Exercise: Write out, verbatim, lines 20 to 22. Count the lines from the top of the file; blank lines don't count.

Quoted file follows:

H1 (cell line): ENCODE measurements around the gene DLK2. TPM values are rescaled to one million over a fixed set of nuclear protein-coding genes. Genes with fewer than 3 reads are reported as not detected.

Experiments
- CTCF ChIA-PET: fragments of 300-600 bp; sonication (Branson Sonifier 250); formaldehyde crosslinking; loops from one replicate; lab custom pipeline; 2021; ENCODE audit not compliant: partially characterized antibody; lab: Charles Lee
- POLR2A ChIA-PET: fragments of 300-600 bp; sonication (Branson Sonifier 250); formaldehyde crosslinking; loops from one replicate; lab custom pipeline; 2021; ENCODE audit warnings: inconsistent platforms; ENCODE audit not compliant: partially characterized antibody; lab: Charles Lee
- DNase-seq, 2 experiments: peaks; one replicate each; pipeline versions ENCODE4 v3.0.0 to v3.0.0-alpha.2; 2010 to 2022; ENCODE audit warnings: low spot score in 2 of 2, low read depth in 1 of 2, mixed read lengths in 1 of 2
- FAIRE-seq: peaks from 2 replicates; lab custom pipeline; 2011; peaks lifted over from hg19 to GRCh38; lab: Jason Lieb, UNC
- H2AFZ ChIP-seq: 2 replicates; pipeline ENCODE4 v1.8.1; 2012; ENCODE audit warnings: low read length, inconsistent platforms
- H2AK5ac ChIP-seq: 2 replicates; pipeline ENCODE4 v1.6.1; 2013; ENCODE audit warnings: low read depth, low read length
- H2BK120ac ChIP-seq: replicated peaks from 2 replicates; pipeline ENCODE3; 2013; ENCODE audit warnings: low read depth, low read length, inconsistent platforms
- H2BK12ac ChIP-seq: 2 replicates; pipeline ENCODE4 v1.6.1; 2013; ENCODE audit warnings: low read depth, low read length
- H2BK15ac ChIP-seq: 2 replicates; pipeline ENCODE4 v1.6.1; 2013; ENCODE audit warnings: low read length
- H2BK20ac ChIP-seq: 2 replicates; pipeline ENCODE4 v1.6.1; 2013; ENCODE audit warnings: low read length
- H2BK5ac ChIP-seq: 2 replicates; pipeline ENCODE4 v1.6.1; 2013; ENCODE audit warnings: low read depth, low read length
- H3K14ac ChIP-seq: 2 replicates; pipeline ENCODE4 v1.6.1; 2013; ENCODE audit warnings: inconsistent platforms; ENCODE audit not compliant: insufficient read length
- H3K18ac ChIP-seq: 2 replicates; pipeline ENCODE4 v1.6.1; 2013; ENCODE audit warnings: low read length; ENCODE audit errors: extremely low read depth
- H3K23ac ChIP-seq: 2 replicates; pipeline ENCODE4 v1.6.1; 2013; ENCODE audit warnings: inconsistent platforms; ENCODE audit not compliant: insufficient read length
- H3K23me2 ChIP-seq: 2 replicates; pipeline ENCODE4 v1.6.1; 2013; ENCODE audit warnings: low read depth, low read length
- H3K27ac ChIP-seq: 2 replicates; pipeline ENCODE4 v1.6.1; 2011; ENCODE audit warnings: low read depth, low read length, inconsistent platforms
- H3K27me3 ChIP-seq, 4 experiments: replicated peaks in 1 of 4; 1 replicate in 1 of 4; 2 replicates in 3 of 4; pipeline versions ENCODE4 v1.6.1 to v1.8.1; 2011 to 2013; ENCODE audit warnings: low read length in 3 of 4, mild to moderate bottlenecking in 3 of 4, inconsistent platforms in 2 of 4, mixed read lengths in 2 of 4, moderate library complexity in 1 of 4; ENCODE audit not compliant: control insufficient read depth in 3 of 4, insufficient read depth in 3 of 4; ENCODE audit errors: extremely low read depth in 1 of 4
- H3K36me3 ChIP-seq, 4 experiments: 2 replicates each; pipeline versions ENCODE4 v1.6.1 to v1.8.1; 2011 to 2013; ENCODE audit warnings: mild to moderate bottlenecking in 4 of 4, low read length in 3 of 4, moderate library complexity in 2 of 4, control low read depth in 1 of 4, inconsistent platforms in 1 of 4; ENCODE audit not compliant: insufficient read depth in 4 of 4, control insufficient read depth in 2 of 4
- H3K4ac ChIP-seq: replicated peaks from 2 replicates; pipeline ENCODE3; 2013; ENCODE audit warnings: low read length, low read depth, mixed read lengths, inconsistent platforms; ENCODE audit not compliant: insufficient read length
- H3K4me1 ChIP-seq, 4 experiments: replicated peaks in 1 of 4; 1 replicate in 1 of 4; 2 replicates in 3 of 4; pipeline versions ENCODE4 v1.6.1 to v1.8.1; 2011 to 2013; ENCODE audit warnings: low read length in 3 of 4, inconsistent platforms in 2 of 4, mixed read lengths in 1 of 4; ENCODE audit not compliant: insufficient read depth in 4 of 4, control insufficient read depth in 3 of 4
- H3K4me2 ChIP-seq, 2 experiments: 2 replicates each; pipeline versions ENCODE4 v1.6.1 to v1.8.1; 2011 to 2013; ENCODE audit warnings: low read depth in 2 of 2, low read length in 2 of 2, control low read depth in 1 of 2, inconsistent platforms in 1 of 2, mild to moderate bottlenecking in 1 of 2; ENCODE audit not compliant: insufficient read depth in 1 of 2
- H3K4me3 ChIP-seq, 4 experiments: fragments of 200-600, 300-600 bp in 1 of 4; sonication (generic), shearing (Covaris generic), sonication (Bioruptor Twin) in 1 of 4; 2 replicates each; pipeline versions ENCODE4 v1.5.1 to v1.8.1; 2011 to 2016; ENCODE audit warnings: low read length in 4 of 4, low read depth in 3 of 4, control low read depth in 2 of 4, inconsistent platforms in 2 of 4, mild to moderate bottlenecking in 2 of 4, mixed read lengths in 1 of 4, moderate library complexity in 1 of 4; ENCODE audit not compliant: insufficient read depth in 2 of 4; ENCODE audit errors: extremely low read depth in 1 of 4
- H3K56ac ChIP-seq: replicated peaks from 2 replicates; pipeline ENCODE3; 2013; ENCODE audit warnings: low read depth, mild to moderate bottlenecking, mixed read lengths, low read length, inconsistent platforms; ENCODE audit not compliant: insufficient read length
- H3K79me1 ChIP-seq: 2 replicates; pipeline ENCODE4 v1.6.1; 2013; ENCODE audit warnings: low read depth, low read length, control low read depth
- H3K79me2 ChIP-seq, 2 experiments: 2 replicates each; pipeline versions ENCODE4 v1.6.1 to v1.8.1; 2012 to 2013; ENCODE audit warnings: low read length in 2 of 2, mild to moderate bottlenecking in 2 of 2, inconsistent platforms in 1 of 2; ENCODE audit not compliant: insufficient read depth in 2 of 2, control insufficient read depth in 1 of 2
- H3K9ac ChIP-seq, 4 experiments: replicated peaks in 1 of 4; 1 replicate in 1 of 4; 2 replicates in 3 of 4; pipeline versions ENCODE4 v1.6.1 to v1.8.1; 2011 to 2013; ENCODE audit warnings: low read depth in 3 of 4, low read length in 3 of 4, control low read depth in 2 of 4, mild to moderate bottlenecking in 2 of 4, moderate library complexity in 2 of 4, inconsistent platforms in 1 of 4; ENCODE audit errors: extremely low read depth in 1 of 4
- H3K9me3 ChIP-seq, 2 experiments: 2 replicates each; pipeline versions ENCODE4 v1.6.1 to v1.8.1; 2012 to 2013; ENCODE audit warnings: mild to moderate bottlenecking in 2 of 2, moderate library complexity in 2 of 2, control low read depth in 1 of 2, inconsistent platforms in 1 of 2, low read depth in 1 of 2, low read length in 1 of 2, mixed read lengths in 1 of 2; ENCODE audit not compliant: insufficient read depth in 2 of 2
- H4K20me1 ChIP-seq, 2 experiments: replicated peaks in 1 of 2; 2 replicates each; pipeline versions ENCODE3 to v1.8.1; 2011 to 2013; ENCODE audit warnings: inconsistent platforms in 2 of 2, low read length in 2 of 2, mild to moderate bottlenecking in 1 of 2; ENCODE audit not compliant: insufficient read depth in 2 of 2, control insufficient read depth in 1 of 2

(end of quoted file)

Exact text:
- H3K36me3 ChIP-seq, 4 experiments: 2 replicates each; pipeline versions ENCODE4 v1.6.1 to v1.8.1; 2011 to 2013; ENCODE audit warnings: mild to moderate bottlenecking in 4 of 4, low read length in 3 of 4, moderate library complexity in 2 of 4, control low read depth in 1 of 4, inconsistent platforms in 1 of 4; ENCODE audit not compliant: insufficient read depth in 4 of 4, control insufficient read depth in 2 of 4
- H3K4ac ChIP-seq: replicated peaks from 2 replicates; pipeline ENCODE3; 2013; ENCODE audit warnings: low read length, low read depth, mixed read lengths, inconsistent platforms; ENCODE audit not compliant: insufficient read length
- H3K4me1 ChIP-seq, 4 experiments: replicated peaks in 1 of 4; 1 replicate in 1 of 4; 2 replicates in 3 of 4; pipeline versions ENCODE4 v1.6.1 to v1.8.1; 2011 to 2013; ENCODE audit warnings: low read length in 3 of 4, inconsistent platforms in 2 of 4, mixed read lengths in 1 of 4; ENCODE audit not compliant: insufficient read depth in 4 of 4, control insufficient read depth in 3 of 4